The Institute of Practitioners in Advertising is widely – and rightly – regarded as a model trade body both within and without the marketing community. So it is of interest to read the manifesto of Hamish Pringle, its new director-general.
His is a slightly paranoid vision of the world, one where advertising is beset by a number of “enemies” encroaching on its creative potential as a brand communications device and engine of the economy. Not all of them are actively malignant; many, in fact, act more out of ignorance than envy or spite.
Some of his points will be familiar to marketers. Pringle picks out the ever-present danger of meddlesome politicians with little business understanding, particularly Eurocrats from what he delicately terms ‘economically marginal or less marketing-literate countries’ (step forward Greece, Sweden and Germany). Here Pringle is on relatively safe ground, although vigilance is required. The UK advertising industry has been pushing at an open door in its dealings with this Government, and has largely diluted or seen off protectionist EU threats.
Pringle also takes a well-aimed swipe at ignorance in the boardroom, and in the City institutions which frame its thinking. No reader of this magazine is likely to seriously dispute the idea that marketing directors deserve a more serious hearing in board meetings, if only to demonstrate how accountable they are. But the problem has deeper roots. When Pringle talks glibly about converting ‘old-fashioned’ finance directors and City analysts to the view that marketing communications are not a cost but an investment, what he is really addressing is the tyranny of the financial reporting system. If innovative marketing is to work, it requires time, strategic vision and an acknowledgement that risk-taking may be necessary. All those requirements are at odds with the narrowly focused idea of producing a smooth and orderly growth in earnings each quarter.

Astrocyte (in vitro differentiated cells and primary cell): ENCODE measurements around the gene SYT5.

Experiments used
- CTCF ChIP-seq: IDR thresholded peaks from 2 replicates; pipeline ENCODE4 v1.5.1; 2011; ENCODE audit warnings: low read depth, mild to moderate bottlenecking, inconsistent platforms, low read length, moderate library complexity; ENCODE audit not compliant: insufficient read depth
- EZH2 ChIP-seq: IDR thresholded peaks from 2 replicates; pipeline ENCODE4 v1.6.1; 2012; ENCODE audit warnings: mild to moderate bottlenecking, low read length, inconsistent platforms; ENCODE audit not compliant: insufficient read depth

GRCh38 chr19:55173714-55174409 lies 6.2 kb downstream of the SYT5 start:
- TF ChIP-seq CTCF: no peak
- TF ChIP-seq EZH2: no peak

The limitations and contradictions of the system are currently being tested by several leading brand-owners, McDonald’s, Gillette, Procter & Gamble and Coca-Cola among them. They have experienced the limits of mass markets and are being forced to refocus on product innovation and a deeper understanding of consumer differences. This is something they are evidently struggling to achieve, not helped by an unforgiving environment that allows little room for erroneous forecasts.
Marketing communications, and particularly advertising, faces a related crisis (‘enemy’, to use Pringle’s term, but one he oddly neglects to mention). As consumer tastes have fragmented, so has the commercial media that panders to them. Advertising worked remarkably well in an era when it was the principal communication tool in a mass market served by a strictly limited number of terrestrial broadcast networks. Nowadays, the industry is immersed in the altogether tougher challenge of cutting through the clutter to persuade a much more discriminating consumer to buy its clients’ wares.
Advertising and marketing services have become more professional over the past two decades. But it remains to be seen how well they will deal with new, more complex creative issues.